Althusser would prove correct if he could show that the Marxism, which the Communists, including Lenin, claimed as essentially realized in the Bolshevik seizure of power in 1917, and the construction of the society which issued therefrom, was the Marxism of Marx himself in the first place. If, on the contrary, it is seen — as we shall argue in our concluding chapter — that both the way in which the « socialist revolution » was represented and claimed to have been realized by the Bolsheviks, and the way in which the construction of socialism was undertaken in Russia, were exactly the opposite of what Marx had conceived them to be, then obviously Marx is not being judged within his own universe of discourse, and the judgment cannot be accepted as valid. Again, a word of precision. When Althusser underlines the « crisis of Marxism, » the Marxism he, as a party person, is referring to, is the Leninist brand of Marxism. But why should the Leninist Marxism be identified with Marx’s Marxism (to use R. Dunayevskaya’s felicitous term)? It is well-known that all along there have been non-Leninist currents within Marxism which were, by and large, denounced, unilaterally, as anti-Marxism by Lenin and his followers. We do not see any (…) [end page 2]

[p. 9](…) commodity form — which it admittedly did in the USSR — then, for the purposes of commodity production, spontaneity or non-spontaneity of exchange is of little importance. Thirdly, as respects the competition of capitals, wage labor producing commodities, which were exchanged between reciprocally autonomous enterprises (each considered as a juridical person) ensured competition of capitals in the Soviet economy. Finally, the strategy of « catching up with and surpassing » within the shortest period, based on extensive accumulation, signified that the needs of capital extruded the supply of labor and thereby guaranteed the full employment of wage labor.

The book concludes by arguing the invalidity of the generally accepted idea of « restoration of capitalism » in the ex-USSR The Soviet regime, almost from the beginning, was not a regime ruled by the workers themselves. The autonomized Party-State exercised dictatorship over the proletariat (in the latter’s name) from Lenin’s days. The Bolsheviks had effectively destroyed the earlier pre-capitalist production relations and increasingly transformed the producers into wage laborers (whose, freedom from individual production units was curtailed for a limited period). Given this essentially capitalist reality, there is no question of restoration of capitalism in the ex-USSR.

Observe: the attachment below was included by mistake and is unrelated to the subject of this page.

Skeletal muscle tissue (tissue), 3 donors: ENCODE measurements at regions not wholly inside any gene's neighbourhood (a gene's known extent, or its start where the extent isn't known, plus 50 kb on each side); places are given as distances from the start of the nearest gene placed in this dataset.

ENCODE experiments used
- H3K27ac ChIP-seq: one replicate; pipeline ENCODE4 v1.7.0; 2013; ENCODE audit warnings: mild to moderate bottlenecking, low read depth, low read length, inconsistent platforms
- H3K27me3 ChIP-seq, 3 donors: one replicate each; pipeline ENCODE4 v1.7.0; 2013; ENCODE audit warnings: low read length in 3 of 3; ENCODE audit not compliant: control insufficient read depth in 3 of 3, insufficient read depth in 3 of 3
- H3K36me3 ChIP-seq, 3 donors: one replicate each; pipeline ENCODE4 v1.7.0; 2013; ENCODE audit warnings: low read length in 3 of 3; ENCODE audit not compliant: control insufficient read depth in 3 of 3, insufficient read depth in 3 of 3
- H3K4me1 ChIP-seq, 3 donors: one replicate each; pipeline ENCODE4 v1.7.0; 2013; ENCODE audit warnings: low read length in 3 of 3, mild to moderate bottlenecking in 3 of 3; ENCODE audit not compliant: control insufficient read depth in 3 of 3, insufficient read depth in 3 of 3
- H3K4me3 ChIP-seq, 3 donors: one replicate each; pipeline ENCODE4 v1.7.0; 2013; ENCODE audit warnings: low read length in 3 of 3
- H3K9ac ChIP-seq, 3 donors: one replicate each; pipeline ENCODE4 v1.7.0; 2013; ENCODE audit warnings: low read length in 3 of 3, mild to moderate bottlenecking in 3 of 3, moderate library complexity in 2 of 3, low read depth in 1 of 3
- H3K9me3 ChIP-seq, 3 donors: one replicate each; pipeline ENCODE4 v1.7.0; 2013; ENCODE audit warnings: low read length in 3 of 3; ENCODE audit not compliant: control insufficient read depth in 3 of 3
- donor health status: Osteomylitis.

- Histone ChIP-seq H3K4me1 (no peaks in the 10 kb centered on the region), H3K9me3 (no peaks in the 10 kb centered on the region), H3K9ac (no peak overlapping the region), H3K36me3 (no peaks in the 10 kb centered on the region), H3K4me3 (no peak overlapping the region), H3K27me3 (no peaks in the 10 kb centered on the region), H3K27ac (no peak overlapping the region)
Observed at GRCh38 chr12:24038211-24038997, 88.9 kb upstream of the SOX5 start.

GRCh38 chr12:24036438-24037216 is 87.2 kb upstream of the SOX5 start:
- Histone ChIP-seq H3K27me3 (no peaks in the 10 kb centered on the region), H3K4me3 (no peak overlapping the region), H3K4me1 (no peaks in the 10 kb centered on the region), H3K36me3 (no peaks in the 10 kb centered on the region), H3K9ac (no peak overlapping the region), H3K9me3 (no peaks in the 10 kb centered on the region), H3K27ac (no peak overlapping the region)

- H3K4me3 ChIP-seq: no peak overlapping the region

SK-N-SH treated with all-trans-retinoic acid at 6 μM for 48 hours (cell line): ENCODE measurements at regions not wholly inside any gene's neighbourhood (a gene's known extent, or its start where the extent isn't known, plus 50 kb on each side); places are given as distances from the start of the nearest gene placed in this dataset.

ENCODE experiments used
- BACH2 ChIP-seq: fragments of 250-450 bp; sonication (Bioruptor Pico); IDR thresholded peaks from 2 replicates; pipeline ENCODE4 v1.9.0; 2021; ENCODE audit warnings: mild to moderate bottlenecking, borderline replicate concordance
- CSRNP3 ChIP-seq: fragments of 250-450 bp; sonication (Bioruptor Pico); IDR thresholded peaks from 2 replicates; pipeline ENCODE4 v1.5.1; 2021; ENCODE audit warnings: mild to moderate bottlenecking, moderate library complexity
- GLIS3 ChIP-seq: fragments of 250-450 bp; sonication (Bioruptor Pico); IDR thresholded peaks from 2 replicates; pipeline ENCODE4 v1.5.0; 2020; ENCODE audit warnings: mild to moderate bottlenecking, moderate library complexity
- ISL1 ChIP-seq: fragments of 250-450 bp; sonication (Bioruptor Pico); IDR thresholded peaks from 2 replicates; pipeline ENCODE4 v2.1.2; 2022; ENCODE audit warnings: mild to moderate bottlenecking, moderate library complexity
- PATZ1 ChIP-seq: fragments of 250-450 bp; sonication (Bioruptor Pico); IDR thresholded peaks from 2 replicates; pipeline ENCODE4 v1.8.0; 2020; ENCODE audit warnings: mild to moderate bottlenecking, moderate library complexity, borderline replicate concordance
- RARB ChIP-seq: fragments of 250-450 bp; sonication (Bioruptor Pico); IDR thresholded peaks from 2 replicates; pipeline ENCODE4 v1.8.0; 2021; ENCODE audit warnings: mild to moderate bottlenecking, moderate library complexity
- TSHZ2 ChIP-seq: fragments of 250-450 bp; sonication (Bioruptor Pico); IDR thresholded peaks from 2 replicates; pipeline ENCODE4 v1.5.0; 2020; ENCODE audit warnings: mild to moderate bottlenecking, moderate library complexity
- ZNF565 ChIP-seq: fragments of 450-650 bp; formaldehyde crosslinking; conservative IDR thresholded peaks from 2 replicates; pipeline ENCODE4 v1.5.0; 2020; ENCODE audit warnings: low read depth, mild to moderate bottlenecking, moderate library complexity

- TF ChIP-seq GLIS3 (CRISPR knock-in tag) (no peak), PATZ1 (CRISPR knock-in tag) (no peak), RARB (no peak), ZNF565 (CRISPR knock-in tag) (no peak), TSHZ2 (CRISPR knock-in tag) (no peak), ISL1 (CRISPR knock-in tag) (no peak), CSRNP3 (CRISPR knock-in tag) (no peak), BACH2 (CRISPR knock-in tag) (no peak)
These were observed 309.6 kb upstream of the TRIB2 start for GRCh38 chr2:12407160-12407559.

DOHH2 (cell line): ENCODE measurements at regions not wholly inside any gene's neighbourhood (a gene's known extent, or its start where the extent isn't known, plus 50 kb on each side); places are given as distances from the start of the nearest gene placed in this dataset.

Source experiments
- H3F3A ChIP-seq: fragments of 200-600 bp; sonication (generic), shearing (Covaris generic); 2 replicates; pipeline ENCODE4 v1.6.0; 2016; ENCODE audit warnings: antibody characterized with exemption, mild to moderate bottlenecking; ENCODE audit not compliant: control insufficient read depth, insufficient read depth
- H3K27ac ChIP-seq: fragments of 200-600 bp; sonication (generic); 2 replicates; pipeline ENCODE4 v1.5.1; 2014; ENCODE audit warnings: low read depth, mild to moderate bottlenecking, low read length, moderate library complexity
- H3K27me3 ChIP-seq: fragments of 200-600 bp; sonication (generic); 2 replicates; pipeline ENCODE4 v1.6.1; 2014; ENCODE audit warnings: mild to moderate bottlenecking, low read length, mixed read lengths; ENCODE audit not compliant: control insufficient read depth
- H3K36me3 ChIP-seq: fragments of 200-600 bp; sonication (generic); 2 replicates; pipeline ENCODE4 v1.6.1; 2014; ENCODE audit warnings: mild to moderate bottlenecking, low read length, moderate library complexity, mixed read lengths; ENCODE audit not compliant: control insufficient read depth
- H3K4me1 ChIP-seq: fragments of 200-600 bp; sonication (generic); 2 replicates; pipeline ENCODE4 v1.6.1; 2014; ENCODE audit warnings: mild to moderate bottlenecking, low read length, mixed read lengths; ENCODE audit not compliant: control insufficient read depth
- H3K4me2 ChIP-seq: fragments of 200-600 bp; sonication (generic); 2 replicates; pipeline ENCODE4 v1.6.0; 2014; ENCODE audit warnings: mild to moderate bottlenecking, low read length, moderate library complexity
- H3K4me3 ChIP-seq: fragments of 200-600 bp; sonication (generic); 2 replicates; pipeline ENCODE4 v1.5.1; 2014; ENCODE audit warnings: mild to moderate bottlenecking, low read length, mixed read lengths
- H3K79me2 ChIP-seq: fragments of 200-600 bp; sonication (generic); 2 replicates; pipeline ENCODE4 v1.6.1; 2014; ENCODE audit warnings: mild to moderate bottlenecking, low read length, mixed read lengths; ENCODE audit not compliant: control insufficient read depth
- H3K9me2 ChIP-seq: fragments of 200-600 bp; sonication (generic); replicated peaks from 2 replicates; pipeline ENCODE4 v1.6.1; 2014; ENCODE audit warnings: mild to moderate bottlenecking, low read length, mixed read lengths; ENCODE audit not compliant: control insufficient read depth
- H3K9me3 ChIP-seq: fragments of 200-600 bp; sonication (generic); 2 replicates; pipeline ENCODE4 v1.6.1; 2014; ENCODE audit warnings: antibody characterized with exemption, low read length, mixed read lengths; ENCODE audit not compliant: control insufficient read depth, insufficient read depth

NOTES
1. The expressions « society » in the first quotation, and « the economic conditions » in
the second, appear in the French version replacing, respectively, « world » and « the mode
by which they gained their living » in the German edition.
2. It is not clear whether Althusser accepts Marx’s materialist method at all. For he
seems to virtually reject ( 1969:21) what he calls Marx’s « profoundly Hegelian-evolutionist »
« Preface » [to the Contribution to the Critique of Political Economy of 1859] which is the
text where Marx magisterially lays down his specific method, and to which he explicitly
refers in Capital, considering it as the text where « I discuss the materialist foundation of
my method » ( 1962a: 25,96).
3. For a clear exposition of Marxian abstraction, see Ollman ( 1993).

***

Chapter 1
CAPITAL’S DOUBLE EXISTENCE

Despite the fact that Marx’s lifelong preoccupation was the investigation and analysis of the « economic law of motion » of the capitalist society and of the working of the forces destined, according to him, to undermine and eventually destroy it, there has surprisingly been little satisfactory discussion of the Marxian category of capital as such. Marx emphasizes the necessity of developing an « exact concept of capital, » because it abstractly mirrors the « bourgeois society » with all its contradictions, and, at the same time, shows the limit where the « bourgeois relation is driven to supersede itself » ( 1953: 237). In order to develop an exact concept of capital (in Marx), it is necessary to analyze what Marx calls capital’s « double existence, » or the « economic property » and the « juridical property » of capital ( 1962b: 456, 460), where the first refers to the production relation and the second to the ownership relation of capital.1 In this chapter, this relatively unexplored aspect of Marx’s critique of political economy is analyzed. The chapter is divided into two sections corresponding to capital’s two existences. Section one analyzes the economic existence of capital, first as a pure social relation and then as a social totality. Section two deals with the juridical existence of capital in the two very different senses of private property in capital: as private property of the capitalist class and as private property of the individual capitalist.

CAPITAL’S ECONOMIC EXISTENCE

The economic property of capital, compared to political economy, undergoes a double rupture in Marx. First, capital is not a thing, but a social relation of production, a historical and not a natural category. Secondly, capital, as a social

(…)

NOTES
1. The common term « property » in both the expressions in this case is not to be
interpreted in the usual juridical sense of ownership or possession. It has another meaning
here. It refers to quality or power belonging specially to something (e.g., the soap has
the property of removing dirt). The term « Eigentum » that Marx uses in both the
expressions is exactly property in this sense: « what belongs to one » [« was einem gehört« ].
See Der Sprach-Brockhaus (Wiesbaden 1956: 154).